|The ceiling of The Egyptian|
Day 2 (Friday) of the TCM Classic Film Festival started early with a 9 am screening of The Thin Man at the Egyptian Theater. It's a beautiful old theater and just sitting there waiting was a treat. I couldn't find the name of the guy who introduced, The Thin Man, but suffice it to say, he was perfect. He told how he had been out drinking late the night before and described his interaction with one of his colleagues something like this:
Drinking buddy: Aren't you introducing something first thing in the morning?
Drinking buddy: Well, what are you still doing here? What are you introducing?
Presenter: The Thin Man.
Drinking buddy: You'll be fine.
He also mentioned that if there was only one thing we should remember from his introduction was that Dashielle Hammett's name was pronounced, "dah-sheel." So there you have it.
A number of the films at TCMFF started with one the TCM perspectives on one of the people associated with the film. For The Thin Man, it was Julliane Moore's tribute to Myrna Loy. While watching it in the darkened theater, I realized that I was starting to tear up. I glanced at the woman sitting next to me. She was wiping away a tear as well. At TCMFF, I always felt I was in good company.
The Thin Man was wonderful as always. I had seen it once on film (16 mm), back in the 80s at San Diego Comic-Con, when my soon-to-be wife and I volunteered to run projectors for the film department. Still, there is a huge difference between running a 16 mm film in a mostly empty hotel meeting room and sitting in a large theater, mostly full of people who love it every bit as much as you do. My wife and I only ran films one year at Comic-Con, but both of us ended up back working for the Con from the early 90s until now. We like to say the we are the Nick and Nora of Comic-Con. While we probably have as much right to lay claim to that as anyone, but that's an awful high standard to live up to. Still, that's what we strive for.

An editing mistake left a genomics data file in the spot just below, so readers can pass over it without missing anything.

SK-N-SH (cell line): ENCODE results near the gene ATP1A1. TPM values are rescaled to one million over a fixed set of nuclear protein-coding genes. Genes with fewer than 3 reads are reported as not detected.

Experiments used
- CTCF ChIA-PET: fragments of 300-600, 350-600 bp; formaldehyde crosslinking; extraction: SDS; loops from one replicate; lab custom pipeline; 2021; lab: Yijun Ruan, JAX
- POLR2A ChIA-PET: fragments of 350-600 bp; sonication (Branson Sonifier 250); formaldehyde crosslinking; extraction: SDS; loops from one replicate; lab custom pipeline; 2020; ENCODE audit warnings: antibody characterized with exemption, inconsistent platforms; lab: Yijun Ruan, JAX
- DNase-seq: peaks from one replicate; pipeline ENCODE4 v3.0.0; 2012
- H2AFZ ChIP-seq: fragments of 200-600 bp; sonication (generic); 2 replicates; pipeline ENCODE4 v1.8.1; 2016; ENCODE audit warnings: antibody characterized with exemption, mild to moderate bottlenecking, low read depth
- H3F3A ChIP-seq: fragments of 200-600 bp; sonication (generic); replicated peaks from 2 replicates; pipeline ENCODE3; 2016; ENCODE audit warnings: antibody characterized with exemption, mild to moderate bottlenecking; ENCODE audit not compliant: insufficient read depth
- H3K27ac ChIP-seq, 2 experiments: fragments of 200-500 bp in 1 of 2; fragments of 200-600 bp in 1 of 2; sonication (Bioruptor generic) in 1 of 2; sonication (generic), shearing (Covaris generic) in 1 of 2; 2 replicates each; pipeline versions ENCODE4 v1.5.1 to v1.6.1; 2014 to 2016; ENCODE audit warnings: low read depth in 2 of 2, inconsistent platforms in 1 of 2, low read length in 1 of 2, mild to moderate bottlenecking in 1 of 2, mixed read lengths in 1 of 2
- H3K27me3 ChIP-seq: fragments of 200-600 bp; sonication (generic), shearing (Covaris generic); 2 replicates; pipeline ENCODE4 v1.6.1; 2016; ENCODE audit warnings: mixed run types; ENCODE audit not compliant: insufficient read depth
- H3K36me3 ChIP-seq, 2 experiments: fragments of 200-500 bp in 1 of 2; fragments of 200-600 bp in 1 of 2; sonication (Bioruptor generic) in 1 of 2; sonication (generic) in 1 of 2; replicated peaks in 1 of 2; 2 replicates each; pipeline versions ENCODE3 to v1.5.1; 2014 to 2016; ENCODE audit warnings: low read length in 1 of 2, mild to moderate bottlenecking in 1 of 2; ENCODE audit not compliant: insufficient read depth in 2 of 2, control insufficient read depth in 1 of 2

The next block of films was the only one on the entire schedule that didn't excite me. Touch of Evil is a brilliant movie, but like most of Orson Wells films, it's not a movie I particularly like. Of the remaining, the two that looked most interesting were Make Way for Tomorrow and The World of Henry Orient. About three weeks before TCMFF, I rented both and while I liked them, I had to ask myself if I would be upset if I did not see them on the big screen, and the answer was, no.
|A rarity at TCMFF, real food|